Clashes continue between government forces and troops loyal to fugitive former vice president, Riek Machar, as violence spreads across several regions of South Sudan.
The UN says the unrest has now spread from the capital Juba to other parts of the country.
The latest fighting took place near Bentiu, the capital of oil-producing Unity State. Up to 500 people have been killed since the violence broke out on Sunday.
“It is a very, very fluid situation, so I don’t think the country is out of the woods yet,” media outlets quoted Joseph Contreras, the UN acting spokesman on South Sudan, as saying.
UN Secretary-General Ban Ki-moon has recently spoken of being “deeply concerned” about South Sudan.
“There is a risk of this violence spreading to other states, and we have already seen some signs of this,” Ban said.
Tens of thousands of civilians have taken refuge in UN compounds to flee the bloodshed. It began following a failed coup attempt, which President Salva Kiir blames on former vice-president Machar. Machar has denied this and is now calling for the president’s ouster.
The conflict has been taking an ethnic dimension, with the two sides coming from rival clans.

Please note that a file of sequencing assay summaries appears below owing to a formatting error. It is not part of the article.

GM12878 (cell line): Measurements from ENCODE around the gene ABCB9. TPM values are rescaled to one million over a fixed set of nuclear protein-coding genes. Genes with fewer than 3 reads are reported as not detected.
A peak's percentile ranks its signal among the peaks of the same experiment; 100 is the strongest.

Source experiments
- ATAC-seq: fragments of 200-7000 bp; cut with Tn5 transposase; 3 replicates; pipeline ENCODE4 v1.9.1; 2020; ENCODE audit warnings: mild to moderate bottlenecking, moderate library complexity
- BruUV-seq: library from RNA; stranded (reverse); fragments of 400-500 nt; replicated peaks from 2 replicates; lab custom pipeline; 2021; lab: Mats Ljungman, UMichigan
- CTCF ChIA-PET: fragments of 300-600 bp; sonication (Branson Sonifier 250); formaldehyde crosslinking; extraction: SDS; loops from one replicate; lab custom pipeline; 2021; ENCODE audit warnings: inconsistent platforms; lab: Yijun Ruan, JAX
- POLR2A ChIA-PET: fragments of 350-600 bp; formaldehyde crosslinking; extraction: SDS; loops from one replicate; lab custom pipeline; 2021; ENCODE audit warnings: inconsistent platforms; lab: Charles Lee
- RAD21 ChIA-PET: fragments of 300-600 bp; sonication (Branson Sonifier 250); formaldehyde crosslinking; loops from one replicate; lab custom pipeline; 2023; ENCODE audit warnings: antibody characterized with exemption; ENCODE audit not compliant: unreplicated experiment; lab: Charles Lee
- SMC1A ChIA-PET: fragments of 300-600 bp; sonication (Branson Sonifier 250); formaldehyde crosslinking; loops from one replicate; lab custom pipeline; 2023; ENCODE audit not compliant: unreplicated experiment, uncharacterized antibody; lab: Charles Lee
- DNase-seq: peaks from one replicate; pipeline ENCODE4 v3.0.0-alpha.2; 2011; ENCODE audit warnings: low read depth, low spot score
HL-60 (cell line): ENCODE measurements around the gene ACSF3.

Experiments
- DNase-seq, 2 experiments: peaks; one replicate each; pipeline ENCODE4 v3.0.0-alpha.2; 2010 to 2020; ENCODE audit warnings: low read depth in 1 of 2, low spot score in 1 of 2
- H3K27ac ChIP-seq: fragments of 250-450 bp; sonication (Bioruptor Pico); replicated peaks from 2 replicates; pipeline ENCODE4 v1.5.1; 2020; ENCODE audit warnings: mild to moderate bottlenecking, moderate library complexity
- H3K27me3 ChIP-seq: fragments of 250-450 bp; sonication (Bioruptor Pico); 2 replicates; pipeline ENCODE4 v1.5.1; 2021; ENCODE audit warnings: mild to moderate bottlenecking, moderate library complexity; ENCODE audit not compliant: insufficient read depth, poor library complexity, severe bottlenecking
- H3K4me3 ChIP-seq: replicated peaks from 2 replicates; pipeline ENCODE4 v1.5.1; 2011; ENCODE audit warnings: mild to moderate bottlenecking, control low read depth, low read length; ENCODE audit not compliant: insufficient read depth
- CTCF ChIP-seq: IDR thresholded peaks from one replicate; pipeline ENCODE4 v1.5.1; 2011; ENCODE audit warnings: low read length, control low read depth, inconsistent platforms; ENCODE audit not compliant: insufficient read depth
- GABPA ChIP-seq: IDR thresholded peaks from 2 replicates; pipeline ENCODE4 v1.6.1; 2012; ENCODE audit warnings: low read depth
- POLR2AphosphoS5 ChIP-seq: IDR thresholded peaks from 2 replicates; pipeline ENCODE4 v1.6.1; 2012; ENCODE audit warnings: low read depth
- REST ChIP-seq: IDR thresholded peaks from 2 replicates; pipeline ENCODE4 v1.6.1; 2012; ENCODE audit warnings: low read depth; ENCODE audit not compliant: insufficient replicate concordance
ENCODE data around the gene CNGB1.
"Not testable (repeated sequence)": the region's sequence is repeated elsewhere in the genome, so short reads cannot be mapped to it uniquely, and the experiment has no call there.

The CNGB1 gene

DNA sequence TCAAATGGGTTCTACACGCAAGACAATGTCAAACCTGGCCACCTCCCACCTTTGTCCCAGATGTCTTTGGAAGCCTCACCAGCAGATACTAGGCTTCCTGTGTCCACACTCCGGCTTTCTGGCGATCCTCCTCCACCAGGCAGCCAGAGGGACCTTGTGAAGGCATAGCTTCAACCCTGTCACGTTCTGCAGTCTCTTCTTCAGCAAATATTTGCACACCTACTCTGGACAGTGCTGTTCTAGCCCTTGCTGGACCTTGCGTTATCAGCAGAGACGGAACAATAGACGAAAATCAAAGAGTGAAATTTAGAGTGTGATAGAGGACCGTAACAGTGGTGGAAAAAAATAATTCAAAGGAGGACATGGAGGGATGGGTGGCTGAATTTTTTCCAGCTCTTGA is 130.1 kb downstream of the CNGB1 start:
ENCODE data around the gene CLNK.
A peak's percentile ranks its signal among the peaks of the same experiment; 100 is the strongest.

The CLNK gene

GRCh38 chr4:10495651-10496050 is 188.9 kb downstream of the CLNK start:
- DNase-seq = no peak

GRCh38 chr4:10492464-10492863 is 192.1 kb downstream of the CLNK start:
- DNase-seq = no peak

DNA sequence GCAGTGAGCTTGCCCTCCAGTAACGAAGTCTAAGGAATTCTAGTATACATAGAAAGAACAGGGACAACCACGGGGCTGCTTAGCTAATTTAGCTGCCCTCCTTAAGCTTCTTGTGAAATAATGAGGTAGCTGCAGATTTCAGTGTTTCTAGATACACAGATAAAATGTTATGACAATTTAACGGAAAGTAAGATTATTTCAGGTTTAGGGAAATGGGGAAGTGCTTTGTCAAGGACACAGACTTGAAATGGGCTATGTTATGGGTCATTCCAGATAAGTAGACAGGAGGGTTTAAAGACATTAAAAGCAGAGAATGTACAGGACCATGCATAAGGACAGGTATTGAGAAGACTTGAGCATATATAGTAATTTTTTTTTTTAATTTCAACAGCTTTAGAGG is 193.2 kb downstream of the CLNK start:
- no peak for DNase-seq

Meanwhile, reactions are coming from across the world to the ongoing unrest in South Sudan.
Iran has called on the warring sides to exercise restraint and hold talks to find a peaceful solution. US President Barack Obama has warned that South Sudan stands at the “precipice” of a civil war.
Sudanese Information Minister Ahmed Belal Osman said tensions in the South would affect all neighboring countries, and expressed concern over the fate of oil flows.
Meanwhile, Uganda has deployed troops to the capital Juba at the request of the South Sudan government.
China is withdrawing its oil workers and Britain is evacuating nationals from the country.
South Sudan gained independence in July 2011 after its people overwhelmingly voted in a referendum for a split from the North.
The government in Juba is grappling with rampant corruption, unrest and conflict in the deeply impoverished but oil-rich nation, left devastated by decades of war.
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